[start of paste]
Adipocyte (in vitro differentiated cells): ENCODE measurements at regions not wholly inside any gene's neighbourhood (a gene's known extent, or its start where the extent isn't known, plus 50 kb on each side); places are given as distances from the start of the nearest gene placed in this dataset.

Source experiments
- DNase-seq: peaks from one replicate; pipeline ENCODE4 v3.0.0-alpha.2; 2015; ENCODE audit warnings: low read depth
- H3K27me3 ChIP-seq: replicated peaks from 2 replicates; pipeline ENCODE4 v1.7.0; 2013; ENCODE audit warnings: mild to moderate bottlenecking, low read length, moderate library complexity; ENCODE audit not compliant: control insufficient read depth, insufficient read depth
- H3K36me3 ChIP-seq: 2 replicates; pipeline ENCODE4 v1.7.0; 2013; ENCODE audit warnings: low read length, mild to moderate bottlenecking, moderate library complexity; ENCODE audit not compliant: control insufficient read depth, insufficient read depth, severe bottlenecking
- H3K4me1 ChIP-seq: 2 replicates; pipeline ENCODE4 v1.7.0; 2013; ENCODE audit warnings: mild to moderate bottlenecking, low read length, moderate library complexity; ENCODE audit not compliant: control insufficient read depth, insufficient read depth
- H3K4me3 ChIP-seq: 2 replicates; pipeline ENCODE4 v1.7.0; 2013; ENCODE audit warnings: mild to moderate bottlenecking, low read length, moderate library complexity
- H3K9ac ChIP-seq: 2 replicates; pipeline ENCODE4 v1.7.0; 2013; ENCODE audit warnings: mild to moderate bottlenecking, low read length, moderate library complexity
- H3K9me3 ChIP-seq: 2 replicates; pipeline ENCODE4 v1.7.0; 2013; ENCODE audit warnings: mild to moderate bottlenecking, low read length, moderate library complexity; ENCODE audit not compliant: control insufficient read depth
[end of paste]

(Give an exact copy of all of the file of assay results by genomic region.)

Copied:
Adipocyte (in vitro differentiated cells): ENCODE measurements at regions not wholly inside any gene's neighbourhood (a gene's known extent, or its start where the extent isn't known, plus 50 kb on each side); places are given as distances from the start of the nearest gene placed in this dataset.

Source experiments
- DNase-seq: peaks from one replicate; pipeline ENCODE4 v3.0.0-alpha.2; 2015; ENCODE audit warnings: low read depth
- H3K27me3 ChIP-seq: replicated peaks from 2 replicates; pipeline ENCODE4 v1.7.0; 2013; ENCODE audit warnings: mild to moderate bottlenecking, low read length, moderate library complexity; ENCODE audit not compliant: control insufficient read depth, insufficient read depth
- H3K36me3 ChIP-seq: 2 replicates; pipeline ENCODE4 v1.7.0; 2013; ENCODE audit warnings: low read length, mild to moderate bottlenecking, moderate library complexity; ENCODE audit not compliant: control insufficient read depth, insufficient read depth, severe bottlenecking
- H3K4me1 ChIP-seq: 2 replicates; pipeline ENCODE4 v1.7.0; 2013; ENCODE audit warnings: mild to moderate bottlenecking, low read length, moderate library complexity; ENCODE audit not compliant: control insufficient read depth, insufficient read depth
- H3K4me3 ChIP-seq: 2 replicates; pipeline ENCODE4 v1.7.0; 2013; ENCODE audit warnings: mild to moderate bottlenecking, low read length, moderate library complexity
- H3K9ac ChIP-seq: 2 replicates; pipeline ENCODE4 v1.7.0; 2013; ENCODE audit warnings: mild to moderate bottlenecking, low read length, moderate library complexity
- H3K9me3 ChIP-seq: 2 replicates; pipeline ENCODE4 v1.7.0; 2013; ENCODE audit warnings: mild to moderate bottlenecking, low read length, moderate library complexity; ENCODE audit not compliant: control insufficient read depth